MINNEAPOLIS, Minn. – In an effort to help growers compare and evaluate the economic efficiency of their field practices, Conservis announced the release of Zone Economics during the first week of May. The new tool provides a data lens to show farmers how specific in-field decisions affect their bottom line.
“Conservis helps farmers collect and organize data across all parts of the farm. The primary type of farms we work with are row crop operations, everything from corn and soybean to sugarbeets and potatoes,” said Conservis founder, Pat Christie.
Farmers can often get caught in a guessing game when trying to evaluate what’s most effective economically within their operation. What part of the field is losing money? Which seed rates are most profitable? Was that last spray application really required? With Zone Economics, farmers will now have answers to those questions.
Modern-day agriculture has seen performance evaluations of a farm operation shift away from yield alone, as a high-output fields may not be the most cost-efficient in totality.
“Zone Economics is a way with row crops to take all your application records and understand how much, in terms of dollars, is attached to those applications,” Christie said. “You’ve seen yield maps and they’re awesome. They tell you about performance, but what they don’t tell you is about the underlying costs for each of those zones.
“You could always see what your yields were, but by bringing all these thing together in one place, you can now see what costs are associated with those yields. You can understand what area of your field is performing, what genetics are working and what seed traits may be performing,” he added.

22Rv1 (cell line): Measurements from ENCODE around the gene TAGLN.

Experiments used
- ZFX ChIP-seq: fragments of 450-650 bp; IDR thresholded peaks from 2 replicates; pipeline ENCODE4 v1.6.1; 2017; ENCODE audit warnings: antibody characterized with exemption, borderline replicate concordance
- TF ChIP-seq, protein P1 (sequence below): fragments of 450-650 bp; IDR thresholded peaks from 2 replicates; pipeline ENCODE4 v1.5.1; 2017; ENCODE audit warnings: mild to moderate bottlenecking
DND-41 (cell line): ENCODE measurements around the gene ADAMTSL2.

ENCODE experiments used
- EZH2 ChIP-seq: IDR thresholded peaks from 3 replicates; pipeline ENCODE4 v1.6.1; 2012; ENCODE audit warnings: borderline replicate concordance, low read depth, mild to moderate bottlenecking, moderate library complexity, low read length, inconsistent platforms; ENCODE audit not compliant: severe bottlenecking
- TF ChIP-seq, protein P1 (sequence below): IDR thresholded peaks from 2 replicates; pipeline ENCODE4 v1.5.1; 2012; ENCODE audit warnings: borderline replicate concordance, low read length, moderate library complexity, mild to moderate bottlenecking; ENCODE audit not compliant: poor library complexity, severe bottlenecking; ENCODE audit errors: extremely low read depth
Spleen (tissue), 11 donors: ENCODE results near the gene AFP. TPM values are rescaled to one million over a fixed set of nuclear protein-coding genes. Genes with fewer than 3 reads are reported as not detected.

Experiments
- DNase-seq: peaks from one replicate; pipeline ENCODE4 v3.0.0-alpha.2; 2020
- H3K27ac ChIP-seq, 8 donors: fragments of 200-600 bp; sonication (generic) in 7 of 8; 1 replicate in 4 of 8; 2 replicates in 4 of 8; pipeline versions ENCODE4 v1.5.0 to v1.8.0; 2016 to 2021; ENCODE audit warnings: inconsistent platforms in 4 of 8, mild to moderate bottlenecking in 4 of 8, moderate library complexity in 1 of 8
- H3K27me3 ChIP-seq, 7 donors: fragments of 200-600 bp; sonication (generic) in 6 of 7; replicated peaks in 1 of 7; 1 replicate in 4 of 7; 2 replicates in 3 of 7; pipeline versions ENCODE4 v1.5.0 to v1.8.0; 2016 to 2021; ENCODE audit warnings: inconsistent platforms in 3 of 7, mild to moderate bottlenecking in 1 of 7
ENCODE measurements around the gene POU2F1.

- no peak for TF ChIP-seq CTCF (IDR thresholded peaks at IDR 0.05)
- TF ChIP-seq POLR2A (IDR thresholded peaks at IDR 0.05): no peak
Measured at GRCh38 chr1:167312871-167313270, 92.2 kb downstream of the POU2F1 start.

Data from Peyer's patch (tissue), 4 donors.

Commodity prices remain volatile, input costs are ever-increasing, and elevated labor rates continue to squeeze profit margins like never before. Because of all these factors, cost-effective production has become the new measure of success, and in order for farmers to make the best business decisions for their operation, it’s critical to have an understanding about how and where money is being spent within a field.
Equipment connection to Climate FieldView and/or John Deere Operations Center is required for use of Zone Economics. The as-applied and yield data then combines with Conservis, bringing growers an in-field economic analysis that paints the full picture. Applying actual activity costs provides growers their costs of production, right down to the square yard.
“We’re integrated into those systems, so when your turn on your tractor and go do your seeding, that information is upload to the cloud where we take it automatically,” Christie explained. “It is then processed and we find out what inventory was used, how much it was used, what field you’re on, time, date, weather – a variety of data points. As you’re using our system you’ll have your costs in there too, so you’ll not only be able to see what was used as far as quantity, but also the costs of that application. Once your yields are factored in, you’ll see where you made money, lost money, where the best profits are and where the lowest profits are.”
Through Zone Economics, farmers can evaluate and measure field and activity performance using side-by-side comparisons. Costs and activities function as stackable layers that can be selected to readily view application and yield analysis, allowing farmers to see everything that happened within a specific field in a single view.
“We’ve had people saying they’ve been waiting for this kind of functionality for 20 years. You always see your yield, so you kind of know what your revenues are, but in today’s margin crunch, knowing what recipe really works and where the profits really come from is very important,” Christie concluded.
For more information on Conservis or Zone Economics, visit them online at www.conservis.ag.